State of New Jersey v. Lopez

The Facts

The defendant, Lopez, lured the victim, who had been wearing a considerable amount of jewelry, to the railroad tracks to rob him. Thereafter, Lopez attacked him with a karate chop to the throat, stole his necklace and left him to die.

Procedural History

The Supreme Court of New Jersey affirmed the trial court’s stance that the robbery statute does not encompass afterthought robbery. The judgment convicting defendant on the lesser-included offense of third-degree theft from the person was reversed. The case was remanded to the trial court for a new trial.


In absence of malicious intent to steal indicating an act of theft or an attempt thereof, there is no robbery. Therefore, all robberies do have characteristics of theft but not all thefts can be regarded as robbery. The elements of robbery are: “(1) theft or attempted theft; (2) intimidating or assaultive conduct consisting of (a) inflicting bodily injury upon another or (b) threatening another with or purposely putting him in fear of immediate bodily injury or (c) committing or threatening immediately to commit any crime of the first or second degree, or (d) using force upon another person; (3) the intimidating or assaultive conduct must have occurred during the theft or attempted theft or in immediate flight after the theft or attempted theft; and (4) defendant must have acted purposely.”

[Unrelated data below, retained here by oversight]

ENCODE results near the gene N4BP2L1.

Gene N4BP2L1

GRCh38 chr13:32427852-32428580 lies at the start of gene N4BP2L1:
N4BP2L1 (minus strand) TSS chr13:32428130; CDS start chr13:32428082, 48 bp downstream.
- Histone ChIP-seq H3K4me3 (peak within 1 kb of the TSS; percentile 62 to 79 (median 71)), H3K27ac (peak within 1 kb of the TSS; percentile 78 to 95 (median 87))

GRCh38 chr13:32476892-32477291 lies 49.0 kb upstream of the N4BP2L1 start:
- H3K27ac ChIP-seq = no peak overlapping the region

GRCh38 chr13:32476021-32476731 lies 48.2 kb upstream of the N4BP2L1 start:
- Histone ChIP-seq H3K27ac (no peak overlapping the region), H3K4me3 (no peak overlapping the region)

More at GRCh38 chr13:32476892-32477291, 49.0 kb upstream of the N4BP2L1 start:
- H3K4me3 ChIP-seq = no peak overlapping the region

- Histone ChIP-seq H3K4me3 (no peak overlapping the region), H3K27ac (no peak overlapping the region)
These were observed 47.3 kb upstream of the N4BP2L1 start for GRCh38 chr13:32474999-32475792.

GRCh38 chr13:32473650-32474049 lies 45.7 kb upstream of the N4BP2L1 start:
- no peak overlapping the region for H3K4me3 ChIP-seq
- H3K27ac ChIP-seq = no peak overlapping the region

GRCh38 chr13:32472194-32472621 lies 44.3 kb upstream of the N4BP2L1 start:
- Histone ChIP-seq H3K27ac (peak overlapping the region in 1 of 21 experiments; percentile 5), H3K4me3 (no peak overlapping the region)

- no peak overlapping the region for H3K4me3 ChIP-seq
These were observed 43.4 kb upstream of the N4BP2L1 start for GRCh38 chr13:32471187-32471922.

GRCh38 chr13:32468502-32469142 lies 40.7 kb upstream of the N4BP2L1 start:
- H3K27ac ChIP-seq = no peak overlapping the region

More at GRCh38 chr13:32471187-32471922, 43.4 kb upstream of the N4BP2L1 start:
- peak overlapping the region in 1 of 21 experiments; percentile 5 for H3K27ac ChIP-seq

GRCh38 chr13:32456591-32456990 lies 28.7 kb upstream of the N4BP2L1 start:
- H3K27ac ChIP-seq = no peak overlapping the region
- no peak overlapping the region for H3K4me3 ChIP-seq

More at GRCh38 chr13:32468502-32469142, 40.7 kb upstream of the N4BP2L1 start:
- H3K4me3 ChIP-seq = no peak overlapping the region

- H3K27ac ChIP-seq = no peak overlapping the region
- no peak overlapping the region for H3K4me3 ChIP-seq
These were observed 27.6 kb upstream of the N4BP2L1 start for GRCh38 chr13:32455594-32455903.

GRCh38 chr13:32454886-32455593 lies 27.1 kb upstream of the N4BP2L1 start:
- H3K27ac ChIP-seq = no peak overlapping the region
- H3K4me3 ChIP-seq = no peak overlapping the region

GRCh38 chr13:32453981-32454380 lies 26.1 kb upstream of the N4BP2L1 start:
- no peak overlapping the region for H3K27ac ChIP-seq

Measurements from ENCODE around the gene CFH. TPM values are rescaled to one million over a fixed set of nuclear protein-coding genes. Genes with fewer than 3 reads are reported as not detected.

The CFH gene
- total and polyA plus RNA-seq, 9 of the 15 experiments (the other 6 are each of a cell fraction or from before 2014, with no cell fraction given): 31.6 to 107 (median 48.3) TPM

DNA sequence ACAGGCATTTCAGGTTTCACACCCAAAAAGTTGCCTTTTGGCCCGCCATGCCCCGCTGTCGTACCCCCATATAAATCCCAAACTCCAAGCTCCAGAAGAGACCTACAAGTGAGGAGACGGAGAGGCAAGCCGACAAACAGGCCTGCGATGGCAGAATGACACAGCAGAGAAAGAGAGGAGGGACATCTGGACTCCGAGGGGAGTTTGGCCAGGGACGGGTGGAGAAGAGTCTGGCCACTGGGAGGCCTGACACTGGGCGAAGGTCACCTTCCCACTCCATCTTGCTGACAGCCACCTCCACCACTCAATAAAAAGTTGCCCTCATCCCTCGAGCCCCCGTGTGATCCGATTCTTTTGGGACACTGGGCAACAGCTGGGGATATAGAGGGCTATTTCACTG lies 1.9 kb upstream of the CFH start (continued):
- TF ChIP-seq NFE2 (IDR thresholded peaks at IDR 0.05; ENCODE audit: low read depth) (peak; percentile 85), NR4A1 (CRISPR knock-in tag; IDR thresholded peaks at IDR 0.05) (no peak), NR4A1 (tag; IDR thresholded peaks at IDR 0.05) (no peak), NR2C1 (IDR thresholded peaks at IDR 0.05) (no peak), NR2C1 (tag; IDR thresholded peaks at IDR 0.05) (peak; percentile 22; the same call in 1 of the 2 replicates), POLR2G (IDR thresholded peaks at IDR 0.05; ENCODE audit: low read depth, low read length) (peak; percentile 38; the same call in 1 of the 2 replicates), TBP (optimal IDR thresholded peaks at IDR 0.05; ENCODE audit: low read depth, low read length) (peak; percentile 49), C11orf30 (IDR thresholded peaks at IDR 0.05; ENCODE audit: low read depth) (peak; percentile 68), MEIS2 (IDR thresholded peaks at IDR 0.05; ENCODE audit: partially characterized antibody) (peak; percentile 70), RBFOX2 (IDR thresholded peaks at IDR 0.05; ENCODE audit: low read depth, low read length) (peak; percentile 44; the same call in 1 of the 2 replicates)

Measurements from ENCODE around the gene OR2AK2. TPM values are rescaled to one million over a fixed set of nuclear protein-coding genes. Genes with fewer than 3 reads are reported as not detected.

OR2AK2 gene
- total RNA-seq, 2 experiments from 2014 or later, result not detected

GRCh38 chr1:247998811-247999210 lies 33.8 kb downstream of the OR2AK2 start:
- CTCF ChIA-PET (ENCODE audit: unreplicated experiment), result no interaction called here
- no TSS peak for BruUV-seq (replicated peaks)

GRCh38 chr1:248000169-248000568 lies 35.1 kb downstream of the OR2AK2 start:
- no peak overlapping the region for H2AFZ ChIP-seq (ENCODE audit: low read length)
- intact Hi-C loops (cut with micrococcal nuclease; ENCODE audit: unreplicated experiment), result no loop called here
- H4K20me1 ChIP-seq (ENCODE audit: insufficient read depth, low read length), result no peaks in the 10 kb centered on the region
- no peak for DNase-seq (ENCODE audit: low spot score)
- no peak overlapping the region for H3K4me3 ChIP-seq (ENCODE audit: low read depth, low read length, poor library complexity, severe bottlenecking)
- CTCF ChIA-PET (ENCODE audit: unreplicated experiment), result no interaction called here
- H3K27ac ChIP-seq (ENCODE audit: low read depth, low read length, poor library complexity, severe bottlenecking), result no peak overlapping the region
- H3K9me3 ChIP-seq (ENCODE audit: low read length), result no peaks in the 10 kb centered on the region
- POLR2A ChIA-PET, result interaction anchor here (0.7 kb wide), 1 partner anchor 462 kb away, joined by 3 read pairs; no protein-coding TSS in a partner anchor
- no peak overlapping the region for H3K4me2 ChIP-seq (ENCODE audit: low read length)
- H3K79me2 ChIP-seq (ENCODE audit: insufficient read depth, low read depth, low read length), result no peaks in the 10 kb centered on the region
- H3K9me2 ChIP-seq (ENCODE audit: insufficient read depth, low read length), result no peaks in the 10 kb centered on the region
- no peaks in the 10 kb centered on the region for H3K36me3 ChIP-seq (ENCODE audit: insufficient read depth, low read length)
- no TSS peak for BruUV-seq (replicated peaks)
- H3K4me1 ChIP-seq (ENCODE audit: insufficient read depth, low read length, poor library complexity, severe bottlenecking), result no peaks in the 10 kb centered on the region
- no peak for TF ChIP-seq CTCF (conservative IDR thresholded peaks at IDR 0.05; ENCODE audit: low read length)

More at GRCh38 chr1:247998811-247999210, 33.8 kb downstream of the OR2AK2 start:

The Issue

Whether the trial judge instructed the jury correctly to make no difference whether the intent to steal was formulated before the use of force or after it, so long as the intent to steal and the use or threat of force can be found as constituting a single transaction.

The Holding/Reasoning

The Supreme Court of New Jersey asserted that N.J.S.A. 2C:15-1(a) does not tackle afterthought robbery. The court made, inter alia, following statements:

“1.Robbery, as an aggravated form of theft, is a specific intent crime as well. Without the intention to steal evidenced by a theft or attempted theft, there can be no robbery.

2. While the Legislature did broaden the application of the robbery statute in certain respects, there is no indication that it intended to alter the fundamental nature of robbery, the focus of which is the use of violence to effectuate a theft or flight therefrom.

3. …[A] person who has stolen goods and thereafter uses violence in flight is guilty of robbery–the intention to commit the theft generated the violence. That model simply does not work where a violent fracas occurs for reasons other than theft, and the perpetrator later happens to take property from the victim.”

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